Although the Founder of the Faith, Bah�'u'll�h, never specified a particular form of meditation, some Bah�'� practices bring about a meditative state. One of these practices is the daily obligatory chanting of the Arabic phrase All�hu Abh� (Arabic: ???? ????) (God is Most Glorious) 95 times, which is preceded by ablutions. This is similar to the Sufi practice of chanting the names of God. The word Abh� comes from the same root as Bah�' (Arabic: ????? "splendor" or "glory"), which Bah�'�s consider to be the "Greatest Name of God".
Meditation has always been central to Buddhism. The Buddha himself was said to have achieved enlightenment while meditating under a Bodhi tree. Most forms of Buddhism distinguish between shamatha and vipassana meditation, both of which are necessary for enlightenment. The former consists of learning to focus the attention single-pointedly; the latter involves seeing the true nature of reality.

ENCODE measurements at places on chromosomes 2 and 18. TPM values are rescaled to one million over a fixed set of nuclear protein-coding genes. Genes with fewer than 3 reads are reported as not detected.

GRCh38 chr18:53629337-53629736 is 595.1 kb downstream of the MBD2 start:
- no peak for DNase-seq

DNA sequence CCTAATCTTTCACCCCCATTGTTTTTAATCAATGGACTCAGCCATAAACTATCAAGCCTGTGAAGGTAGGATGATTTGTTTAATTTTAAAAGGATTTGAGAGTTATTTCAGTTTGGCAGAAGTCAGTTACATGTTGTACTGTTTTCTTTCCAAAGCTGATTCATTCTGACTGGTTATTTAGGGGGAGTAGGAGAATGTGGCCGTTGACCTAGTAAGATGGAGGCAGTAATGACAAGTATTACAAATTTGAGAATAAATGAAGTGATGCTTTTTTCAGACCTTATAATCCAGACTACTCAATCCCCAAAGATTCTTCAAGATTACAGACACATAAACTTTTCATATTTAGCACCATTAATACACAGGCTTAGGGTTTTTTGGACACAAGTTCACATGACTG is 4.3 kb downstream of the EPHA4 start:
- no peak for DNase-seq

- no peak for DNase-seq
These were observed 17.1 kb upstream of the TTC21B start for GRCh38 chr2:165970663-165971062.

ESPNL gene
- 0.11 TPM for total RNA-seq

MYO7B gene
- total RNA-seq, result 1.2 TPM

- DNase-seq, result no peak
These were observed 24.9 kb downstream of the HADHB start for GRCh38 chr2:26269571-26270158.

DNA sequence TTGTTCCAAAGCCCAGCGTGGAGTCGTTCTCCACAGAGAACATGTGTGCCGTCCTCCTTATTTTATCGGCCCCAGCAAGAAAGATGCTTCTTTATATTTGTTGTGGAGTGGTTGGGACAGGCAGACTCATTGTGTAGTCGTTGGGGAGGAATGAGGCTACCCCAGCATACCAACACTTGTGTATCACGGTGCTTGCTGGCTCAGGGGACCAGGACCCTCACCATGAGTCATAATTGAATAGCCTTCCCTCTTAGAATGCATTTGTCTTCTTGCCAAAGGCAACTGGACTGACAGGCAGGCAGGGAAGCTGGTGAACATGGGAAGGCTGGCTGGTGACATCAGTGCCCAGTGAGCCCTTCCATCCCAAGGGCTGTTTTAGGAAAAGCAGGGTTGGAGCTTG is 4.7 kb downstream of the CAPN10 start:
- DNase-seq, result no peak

Theravada Buddhism emphasizes the meditative development of mindfulness (sati, see for example the Satipatthana Sutta) and concentration (samadhi, see kammatthana), as part of the Noble Eightfold Path, in the pursuit of Nibbana. Traditional popular meditation subjects include the breath (anapana) and loving-kindness (mett?).
In Japanese Mahayana schools, Tendai (Tien-tai), concentration is cultivated through highly structured ritual. Especially in the Chinese Chan Buddhism school (which branched out into the Japanese Zen, and Korean Seon schools), ts'o ch'an meditation and koan meditation practices are extremely important, allowing a practitioner to directly experience the true nature of reality (each of the names of these schools derives from the sanskrit dhyana, and translates into "meditation" in their respective languages). The esoteric Shingon sect shares many features with Tibetan Buddhism.
Tibetan Buddhism (Vajrayana) emphasizes tantra for its senior practitioners; hence its alternate name of Tantrayana Buddhism. However, visitors to Tibetan monasteries are often surprised to discover that many monks go through their day without "meditating" in a recognizable form, but are more likely to chant or participate in group liturgy.
Template:Main Christian traditions have various practices which might be identified as forms of "meditation." Many of these are monastic practices. Some types of prayer, such as the rosary and Adoration (focusing on the eucharist) in Catholicism or the hesychasm in Eastern Orthodoxy, may be compared to the form of Eastern meditation that focuses on an individual object.